Opinion
3 min

Qmunity centre consultation seems transparent and sincere

Community members urged to help shape Vancouver’s new queer centre

Executive director Dara Parker says Qmunity has been working on how best to engage the community since being awarded $7 million to create a new queer community in December 2013.  Credit: James Goldie

I’ve got to hand it to Qmunity. For an organization with a once-questionable track record of community engagement, this summer’s consultation, launched May 27 with an all-day event, seems carefully thought out, transparent and sincere.

“We are very invested in having this be a hub for the entire LGBTQ community,” executive director Dara Parker told the nearly 120 people who joined Qmunity for a full day of discussions on community priorities and values.

Parker acknowledged that a full day is a big commitment and thanked the participants for their input. Their input, along with feedback gathered throughout the summer from an online survey and eight more focus groups, will help shape the new queer community centre that Qmunity has been entrusted and funded by the City of Vancouver to create.

A new building without people is “just a shell,” Parker and Qmunity board chair Morgan Camley repeated throughout the day, as they asked participants to reflect on the community’s current and future needs, and how best to meet them in a new facility.

Parker says she and the board began developing the consultation process the moment the city awarded them $7 million in community amenity funding for a new centre in December 2013. “As soon as we secured the money we knew that for it to be successful we needed to effectively engage the community,” she says.

So Qmunity enlisted an advisory panel of people from a cross-section of community groups to help plan the consultation process, secured funding to run it, and hired a neutral third party (the Simon Fraser University Centre for Dialogue) to collect the data and produce what will be a public report on its findings.

“We really want this to be community-driven,” Parker says. A community process, not a Qmunity process, she adds.

For an organization once seemingly steeped in its own perspective and less than proactive in seeking outside input, this shift towards broader consultation is a tribute to the new team that has gathered at its helm in the last few years.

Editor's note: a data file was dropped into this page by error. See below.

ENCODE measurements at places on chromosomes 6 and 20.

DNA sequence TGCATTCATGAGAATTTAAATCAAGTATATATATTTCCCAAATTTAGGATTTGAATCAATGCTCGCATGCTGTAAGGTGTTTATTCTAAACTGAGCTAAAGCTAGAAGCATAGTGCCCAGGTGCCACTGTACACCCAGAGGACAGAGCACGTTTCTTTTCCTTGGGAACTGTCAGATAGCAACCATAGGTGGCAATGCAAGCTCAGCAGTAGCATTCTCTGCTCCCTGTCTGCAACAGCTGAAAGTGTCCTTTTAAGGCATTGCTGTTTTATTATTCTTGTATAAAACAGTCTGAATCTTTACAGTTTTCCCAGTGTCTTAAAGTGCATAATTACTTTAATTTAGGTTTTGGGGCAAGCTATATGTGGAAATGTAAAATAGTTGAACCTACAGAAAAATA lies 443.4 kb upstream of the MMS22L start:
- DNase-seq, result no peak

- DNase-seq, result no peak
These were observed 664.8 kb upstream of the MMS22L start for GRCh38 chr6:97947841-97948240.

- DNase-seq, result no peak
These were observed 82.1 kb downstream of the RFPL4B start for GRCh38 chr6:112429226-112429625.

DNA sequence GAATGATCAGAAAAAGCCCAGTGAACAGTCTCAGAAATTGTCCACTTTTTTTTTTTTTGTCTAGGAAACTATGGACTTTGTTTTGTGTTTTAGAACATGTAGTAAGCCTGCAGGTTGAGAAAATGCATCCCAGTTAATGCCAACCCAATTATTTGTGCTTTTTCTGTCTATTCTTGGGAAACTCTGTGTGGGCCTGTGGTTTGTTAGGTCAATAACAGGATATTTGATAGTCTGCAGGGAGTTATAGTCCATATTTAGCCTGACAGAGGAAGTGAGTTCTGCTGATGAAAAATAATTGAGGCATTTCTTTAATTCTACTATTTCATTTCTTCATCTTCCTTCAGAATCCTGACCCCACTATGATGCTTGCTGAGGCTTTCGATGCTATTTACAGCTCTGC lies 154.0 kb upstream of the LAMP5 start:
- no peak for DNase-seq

“We’ve got to put the bad old days behind us,” Camley says, quickly clarifying that Qmunity has always done “excellent work” but perhaps suffered from a perceived disconnect from the community.

Camley hopes this summer’s consultation will bring more people back to Qmunity. “Because we can’t have a vibrant community centre unless it’s a diverse community where people feel ownership,” she says.

“We need people to feel like this is theirs,” she continues. “This [consultation] is not an exercise. This is genuine.”

Having spent the day observing May 27’s consultation and the obvious effort put into it, I believe Qmunity is genuine in its intention to involve the community in shaping the new centre.

I also believe that it’s planting seeds to help steer the community towards the overall vision that it considers most feasible, which is also valid, if a little limiting.

Qmunity brought in Maura Lawless, executive director of Toronto’s queer community centre, The 519, to extol the values of adaptive multi-use space in a community centre. It’s a more “agile, creative use of space,” Lawless says, and it gives the centre more opportunity to adapt to its constituents’ evolving needs.

An adaptive, flexible model has always been the clear answer, Parker says, particularly since Vancouver’s centre will likely be limited to just 900 square metres and a tight operating budget.

Years of failed capital campaigns and fizzled community involvement in building an ideal centre suggests Parker is right to be pragmatic, and spaces that can be used for, say, performances one day and a community yoga class the next are nothing if not practical.

“We want to get it right,” she says, “but we don’t want to let perfection be a barrier to advancing the project.”

I’m still reluctant to give up on the dream centre once envisioned by community members whose wish lists included a designated theatre, a gym, archives, a living room, a gallery and other such amenities. But after 30-plus years of failed attempts to build and finance that centre, I think I’m ready to temper those dreams and support Qmunity as it seeks the input it needs to shape the pragmatic centre of our more realistic dreams.